Things are not always plain sailing, especially when a child’s illness or a family emergency throws a spanner in the works. Caroline says:
It’s trickier when family crises happen at short notice. These days the kids can be left home alone if they’re ill or if their dad needs to be somewhere unexpectedly, but that wasn’t always the case.
It’s not all plain sailing, but it’s worth it
It’s not always easy though and being self-employed does have its downsides. She lists them as:
the lack of sick leave, sick pay, compassionate leave etc. If I have agreed to something I have to do it, no matter what; I don’t have the option to just not turn up. Plus I have to do my own accounts and tax return, and I’m terrible at figures. It can be quite lonely at times because although I see lots of people, they’re clients, not colleagues. But I LOVE my job and wouldn’t change it for anything.
The pawfect business
Imagine if your day was spent not trapped in an office but walking in the beautiful countryside with some gorgeous four legged friends for company. This is daily life for Holly Burnett, a mum of two from Fife, who turned her love of dogs into her own business. She works as a professional dog walker and after the school run she picks up a number of pooches and takes them out for a roam up the hill. At weekends she provides doggy day care and overnight boarding to boost her business more. While this is work, again, it blends brilliantly with family life. She told us:
I feel so lucky that I have a job that works so well with being a mum. I can work my hours round the school day and even if I look after dogs in the school holidays they just join in with whatever family activities we are doing. I’ve taken dogs that I’m looking after to watch school sport’s days and two even joined us on a family holiday.
Building up the business
Holly did worry in the beginning about whether she could make her dog walking business pay enough to be able to do it as a long term business but has found that there is no shortage of people who want their dogs to be walked or looked after by someone they know and trust. She says:
My business grew by word of mouth and I have never been short of work. I can only walk a small group of dogs to make sure they are all happy and safe so there is a natural limit as to how much work I can do and how much I can earn but it is enough for me and I can honestly say that I love my job. The only time I ever grumble is when it is freezing cold and rainy in the Scottish winters. Even then, I am still happy that I am out in the beautiful countryside and not stuck in an office.
Inspired? Could you take the leap too?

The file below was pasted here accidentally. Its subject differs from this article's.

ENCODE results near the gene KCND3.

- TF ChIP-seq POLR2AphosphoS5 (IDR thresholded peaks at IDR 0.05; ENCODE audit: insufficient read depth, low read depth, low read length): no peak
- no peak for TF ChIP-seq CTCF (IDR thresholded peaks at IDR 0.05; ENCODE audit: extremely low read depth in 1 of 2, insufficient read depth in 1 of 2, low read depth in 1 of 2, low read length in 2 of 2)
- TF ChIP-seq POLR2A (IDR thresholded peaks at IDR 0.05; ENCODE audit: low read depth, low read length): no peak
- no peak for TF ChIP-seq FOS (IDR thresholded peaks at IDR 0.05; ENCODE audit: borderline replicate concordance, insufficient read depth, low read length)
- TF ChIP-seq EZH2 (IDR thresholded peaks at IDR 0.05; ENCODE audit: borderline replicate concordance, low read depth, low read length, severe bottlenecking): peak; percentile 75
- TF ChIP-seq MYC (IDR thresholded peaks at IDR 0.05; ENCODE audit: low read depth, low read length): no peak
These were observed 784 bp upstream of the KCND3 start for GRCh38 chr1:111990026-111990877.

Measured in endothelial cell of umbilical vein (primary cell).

All the mums we interviewed started with an idea or a passion and grew their businesses from there. Are you creative? If you are then you can turn your hobby into a business. Do you have a passion? Maybe you can create a business out of it. Do you have skills from a previous job? Maybe you can use them to shape your own business. The possibilities are endless. What you need is a clear idea, a lot of determination and then a little bit of bravery to take the leap. If you do you might never look back.
Feeling a bit nervous? Try a franchise
An easy route into setting up your own small business is to join a franchise. It’s a way of setting up on your own but also having a hand to hold as you receive support and training along the way. All require an initial outlay of funds and so this is something to consider but many have found that the more you put into your franchise work the greater the rewards. There are so many franchises looking for mums who want to set up their own small business. Everything from selling books, to running baby or toddler activity classes, from direct selling products to cleaning houses. Look around for something that might suit you. The good thing about franchises is that you get access to tried and tested strategies and techniques and often a connection to a community of other franchises. This means you can ask questions and brainstorm ways to grow and develop your business.
Is setting up your own business the way forward for mums?
It’s the ultimate way to get flexibility and freedom to find the perfect balance between work and family. Not every mum who sets up her own business will be an overnight success but if you have a great idea and are prepared to put in a lot of hard work then it’s a very real option for mums.
We want to support mums in business so do join us over on our social media pages and say hello.
For helpful tips for mums working from home see our article 15 productivity hacks for working from home.